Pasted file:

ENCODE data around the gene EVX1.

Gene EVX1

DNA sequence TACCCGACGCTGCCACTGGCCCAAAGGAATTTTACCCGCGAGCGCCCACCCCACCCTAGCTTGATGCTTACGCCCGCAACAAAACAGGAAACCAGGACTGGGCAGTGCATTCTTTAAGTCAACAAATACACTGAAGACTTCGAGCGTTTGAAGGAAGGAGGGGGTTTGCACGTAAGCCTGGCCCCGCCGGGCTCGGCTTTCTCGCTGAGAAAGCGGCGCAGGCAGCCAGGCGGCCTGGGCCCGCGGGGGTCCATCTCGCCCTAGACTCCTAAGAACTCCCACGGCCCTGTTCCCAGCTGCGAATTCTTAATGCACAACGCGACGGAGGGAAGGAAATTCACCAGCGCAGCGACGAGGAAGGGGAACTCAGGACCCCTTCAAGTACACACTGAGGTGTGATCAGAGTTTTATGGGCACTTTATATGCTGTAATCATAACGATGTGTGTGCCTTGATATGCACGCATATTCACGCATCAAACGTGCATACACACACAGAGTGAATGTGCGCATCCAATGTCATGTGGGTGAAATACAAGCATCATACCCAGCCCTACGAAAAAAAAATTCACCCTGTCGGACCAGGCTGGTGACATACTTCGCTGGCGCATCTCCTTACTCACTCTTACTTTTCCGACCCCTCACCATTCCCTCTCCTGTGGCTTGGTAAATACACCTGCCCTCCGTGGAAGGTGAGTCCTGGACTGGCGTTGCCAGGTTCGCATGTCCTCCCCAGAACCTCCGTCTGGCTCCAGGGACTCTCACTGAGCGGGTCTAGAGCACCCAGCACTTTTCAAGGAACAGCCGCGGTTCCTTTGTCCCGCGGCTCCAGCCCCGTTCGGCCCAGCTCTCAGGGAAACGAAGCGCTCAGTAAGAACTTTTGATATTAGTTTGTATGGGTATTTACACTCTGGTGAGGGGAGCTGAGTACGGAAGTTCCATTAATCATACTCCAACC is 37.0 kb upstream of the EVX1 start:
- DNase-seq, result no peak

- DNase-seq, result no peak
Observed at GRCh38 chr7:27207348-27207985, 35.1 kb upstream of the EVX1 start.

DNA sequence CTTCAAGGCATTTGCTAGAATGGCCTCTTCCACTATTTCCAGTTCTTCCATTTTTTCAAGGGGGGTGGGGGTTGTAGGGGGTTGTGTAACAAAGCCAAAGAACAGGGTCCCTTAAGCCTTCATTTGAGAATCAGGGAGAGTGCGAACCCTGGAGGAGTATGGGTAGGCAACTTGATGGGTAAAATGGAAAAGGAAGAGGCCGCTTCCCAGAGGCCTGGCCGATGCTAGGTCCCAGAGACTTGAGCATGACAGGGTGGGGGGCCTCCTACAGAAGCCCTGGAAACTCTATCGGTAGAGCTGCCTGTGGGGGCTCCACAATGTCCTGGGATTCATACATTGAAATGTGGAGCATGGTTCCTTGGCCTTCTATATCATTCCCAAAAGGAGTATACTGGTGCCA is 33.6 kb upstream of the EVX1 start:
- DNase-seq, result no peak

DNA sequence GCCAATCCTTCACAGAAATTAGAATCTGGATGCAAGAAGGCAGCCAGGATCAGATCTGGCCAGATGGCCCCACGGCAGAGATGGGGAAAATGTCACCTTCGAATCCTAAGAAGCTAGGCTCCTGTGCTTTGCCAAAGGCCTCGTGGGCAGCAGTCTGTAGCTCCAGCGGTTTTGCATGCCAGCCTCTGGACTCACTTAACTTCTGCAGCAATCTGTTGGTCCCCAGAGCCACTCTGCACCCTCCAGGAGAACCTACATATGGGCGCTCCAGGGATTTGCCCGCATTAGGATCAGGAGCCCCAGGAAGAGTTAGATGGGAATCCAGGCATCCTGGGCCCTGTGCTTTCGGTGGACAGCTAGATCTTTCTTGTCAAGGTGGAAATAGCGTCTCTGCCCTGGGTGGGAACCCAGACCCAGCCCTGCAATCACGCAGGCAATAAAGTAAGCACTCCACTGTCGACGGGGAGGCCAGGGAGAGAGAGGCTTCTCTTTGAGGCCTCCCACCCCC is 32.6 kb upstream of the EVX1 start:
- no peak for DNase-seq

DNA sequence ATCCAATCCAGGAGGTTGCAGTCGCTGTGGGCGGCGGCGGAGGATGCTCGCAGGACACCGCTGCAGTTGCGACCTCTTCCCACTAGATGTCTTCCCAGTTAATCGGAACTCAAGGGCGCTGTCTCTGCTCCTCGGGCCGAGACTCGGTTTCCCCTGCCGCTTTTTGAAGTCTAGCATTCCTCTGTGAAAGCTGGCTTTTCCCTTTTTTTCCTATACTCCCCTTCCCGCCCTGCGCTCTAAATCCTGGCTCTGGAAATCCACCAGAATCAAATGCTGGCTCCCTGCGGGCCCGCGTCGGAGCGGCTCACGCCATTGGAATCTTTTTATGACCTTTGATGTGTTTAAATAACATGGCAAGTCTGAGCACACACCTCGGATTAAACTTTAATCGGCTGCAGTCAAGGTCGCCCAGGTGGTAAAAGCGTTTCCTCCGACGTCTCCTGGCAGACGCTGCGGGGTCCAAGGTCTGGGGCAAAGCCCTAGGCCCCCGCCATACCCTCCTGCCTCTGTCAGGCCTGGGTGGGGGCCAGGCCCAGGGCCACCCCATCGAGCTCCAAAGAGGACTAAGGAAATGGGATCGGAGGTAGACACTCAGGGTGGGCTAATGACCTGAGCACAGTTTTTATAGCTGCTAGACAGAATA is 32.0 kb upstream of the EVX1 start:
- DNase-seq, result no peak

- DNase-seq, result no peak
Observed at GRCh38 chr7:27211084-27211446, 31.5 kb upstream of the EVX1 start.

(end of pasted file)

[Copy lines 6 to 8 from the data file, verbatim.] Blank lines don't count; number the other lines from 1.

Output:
Observed at GRCh38 chr7:27207348-27207985, 35.1 kb upstream of the EVX1 start.

DNA sequence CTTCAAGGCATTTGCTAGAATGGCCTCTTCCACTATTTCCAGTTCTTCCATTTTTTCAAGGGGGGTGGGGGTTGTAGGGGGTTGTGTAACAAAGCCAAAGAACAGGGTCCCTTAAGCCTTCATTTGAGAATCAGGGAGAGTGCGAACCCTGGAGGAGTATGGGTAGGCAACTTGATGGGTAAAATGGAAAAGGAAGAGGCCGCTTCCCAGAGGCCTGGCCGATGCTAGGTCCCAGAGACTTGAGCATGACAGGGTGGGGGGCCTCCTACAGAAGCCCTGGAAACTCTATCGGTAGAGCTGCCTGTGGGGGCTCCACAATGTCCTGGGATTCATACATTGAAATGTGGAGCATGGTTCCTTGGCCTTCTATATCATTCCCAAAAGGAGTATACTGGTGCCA is 33.6 kb upstream of the EVX1 start:
- DNase-seq, result no peak